Spills or splash during mixing, loading and application organophosphate insecticide may entail significant dermal exposure to agricultural workers. Although gloves are religiously worn, the level of chemical protection afforded by these gloves is unclear. In this study, the influence of exposure temperature and duration on glove permeation were investigated for acephate, an organophosphate insecticide used for trunk injection on oil palm trees. Potential contamination on the skin of the workers was also investigated.Methods
Nitrile gloves used by oil palm plantation workers during trunk injection were tested at room temperature and elevated temperature (45°C), using standard permeation cells. Skin wipe samples were collected from the face and hands of the workers to examine whether acephate still contaminated their skin. Chemicals analysis was via HPLC-UV.Results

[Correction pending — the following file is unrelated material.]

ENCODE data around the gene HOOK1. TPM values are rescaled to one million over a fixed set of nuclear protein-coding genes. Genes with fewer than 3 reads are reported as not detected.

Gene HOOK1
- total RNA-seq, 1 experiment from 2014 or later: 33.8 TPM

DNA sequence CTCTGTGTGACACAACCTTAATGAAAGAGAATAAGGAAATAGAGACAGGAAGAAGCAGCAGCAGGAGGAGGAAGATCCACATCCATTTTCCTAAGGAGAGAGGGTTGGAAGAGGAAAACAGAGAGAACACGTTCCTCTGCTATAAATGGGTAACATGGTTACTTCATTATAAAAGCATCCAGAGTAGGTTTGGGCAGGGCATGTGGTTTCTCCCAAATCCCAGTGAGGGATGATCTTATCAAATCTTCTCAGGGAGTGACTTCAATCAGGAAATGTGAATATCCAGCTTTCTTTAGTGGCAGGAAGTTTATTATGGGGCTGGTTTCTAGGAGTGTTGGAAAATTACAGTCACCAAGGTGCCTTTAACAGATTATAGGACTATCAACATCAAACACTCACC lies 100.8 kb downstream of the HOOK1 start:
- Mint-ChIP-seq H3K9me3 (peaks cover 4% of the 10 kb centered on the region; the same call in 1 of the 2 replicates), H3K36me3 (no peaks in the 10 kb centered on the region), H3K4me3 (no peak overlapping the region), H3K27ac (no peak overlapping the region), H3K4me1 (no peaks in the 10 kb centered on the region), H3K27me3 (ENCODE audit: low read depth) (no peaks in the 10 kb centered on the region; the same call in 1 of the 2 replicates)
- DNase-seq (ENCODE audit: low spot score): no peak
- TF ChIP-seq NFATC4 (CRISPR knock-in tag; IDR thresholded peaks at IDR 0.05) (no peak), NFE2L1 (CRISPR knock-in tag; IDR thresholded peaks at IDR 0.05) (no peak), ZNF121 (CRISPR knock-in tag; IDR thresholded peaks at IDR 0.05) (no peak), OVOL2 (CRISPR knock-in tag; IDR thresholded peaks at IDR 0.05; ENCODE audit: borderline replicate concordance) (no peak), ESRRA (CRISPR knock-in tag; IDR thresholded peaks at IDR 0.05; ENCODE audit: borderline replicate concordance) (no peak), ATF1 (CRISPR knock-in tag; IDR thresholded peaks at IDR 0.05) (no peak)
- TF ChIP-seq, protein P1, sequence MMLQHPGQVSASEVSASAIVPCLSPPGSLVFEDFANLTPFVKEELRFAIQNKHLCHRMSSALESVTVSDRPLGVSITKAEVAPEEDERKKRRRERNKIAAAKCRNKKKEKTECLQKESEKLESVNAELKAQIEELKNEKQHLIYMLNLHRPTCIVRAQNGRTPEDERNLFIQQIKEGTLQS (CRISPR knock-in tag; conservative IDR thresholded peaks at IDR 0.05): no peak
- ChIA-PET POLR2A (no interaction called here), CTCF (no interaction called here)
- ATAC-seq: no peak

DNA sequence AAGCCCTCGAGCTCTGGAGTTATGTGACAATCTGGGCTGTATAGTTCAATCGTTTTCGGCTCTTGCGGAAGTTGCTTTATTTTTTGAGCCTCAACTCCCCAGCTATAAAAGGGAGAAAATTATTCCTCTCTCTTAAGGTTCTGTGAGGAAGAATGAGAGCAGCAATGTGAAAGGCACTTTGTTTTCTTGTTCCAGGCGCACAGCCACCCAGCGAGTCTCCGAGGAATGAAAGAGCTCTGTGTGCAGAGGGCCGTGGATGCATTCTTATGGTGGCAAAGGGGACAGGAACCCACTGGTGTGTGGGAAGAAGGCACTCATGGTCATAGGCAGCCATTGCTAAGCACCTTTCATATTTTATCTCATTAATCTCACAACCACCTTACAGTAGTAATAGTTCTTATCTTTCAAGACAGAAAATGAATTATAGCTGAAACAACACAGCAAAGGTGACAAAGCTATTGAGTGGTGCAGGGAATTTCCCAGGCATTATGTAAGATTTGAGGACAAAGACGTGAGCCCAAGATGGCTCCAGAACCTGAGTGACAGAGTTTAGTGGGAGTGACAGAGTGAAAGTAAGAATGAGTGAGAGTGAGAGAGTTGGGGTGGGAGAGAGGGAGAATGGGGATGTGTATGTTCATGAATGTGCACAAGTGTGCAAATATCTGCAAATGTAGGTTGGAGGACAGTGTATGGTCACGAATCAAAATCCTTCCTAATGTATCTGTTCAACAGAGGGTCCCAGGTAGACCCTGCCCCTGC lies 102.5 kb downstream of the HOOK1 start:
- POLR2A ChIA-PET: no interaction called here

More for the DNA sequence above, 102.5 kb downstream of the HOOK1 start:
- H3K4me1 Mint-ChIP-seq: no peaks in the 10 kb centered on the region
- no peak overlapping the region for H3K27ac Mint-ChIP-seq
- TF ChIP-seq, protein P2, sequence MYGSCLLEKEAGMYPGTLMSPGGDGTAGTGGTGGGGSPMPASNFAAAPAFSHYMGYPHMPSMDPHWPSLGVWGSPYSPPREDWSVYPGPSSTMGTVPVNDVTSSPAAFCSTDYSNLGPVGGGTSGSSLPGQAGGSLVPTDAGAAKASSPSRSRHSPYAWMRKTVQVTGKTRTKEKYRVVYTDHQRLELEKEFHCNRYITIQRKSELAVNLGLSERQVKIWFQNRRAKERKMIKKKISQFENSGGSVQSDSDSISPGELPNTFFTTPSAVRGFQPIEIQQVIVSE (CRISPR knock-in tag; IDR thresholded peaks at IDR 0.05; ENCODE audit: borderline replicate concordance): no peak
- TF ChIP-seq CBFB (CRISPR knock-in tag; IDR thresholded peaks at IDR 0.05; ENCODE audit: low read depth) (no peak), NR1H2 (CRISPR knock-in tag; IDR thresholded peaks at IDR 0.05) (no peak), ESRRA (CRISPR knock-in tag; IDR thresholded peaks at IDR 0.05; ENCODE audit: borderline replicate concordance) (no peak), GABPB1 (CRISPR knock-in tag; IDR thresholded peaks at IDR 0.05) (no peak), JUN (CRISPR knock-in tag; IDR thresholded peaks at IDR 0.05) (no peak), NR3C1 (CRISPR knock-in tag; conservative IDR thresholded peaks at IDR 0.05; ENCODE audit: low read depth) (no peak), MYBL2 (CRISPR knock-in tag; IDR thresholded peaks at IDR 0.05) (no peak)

Higher maximum flux and greater cumulative permeation of acephate were observed over the 4 hour exposure period. Gloves with 5% simulated abrasion showed reduced performance compared to new gloves. Contamination on the face and hands of the workers were minimal.Conclusion
Limited protection is provided by gloves, even for diluted acephate, especially at 45°C. The findings indicate the need for more suitable gloves, with frequent change, especially when working in warmer conditions and where abrasion is observed on the gloves. While workers behaviour was good, emphasis on the correct techniques of glove removal may assist in avoiding transfer of contaminants.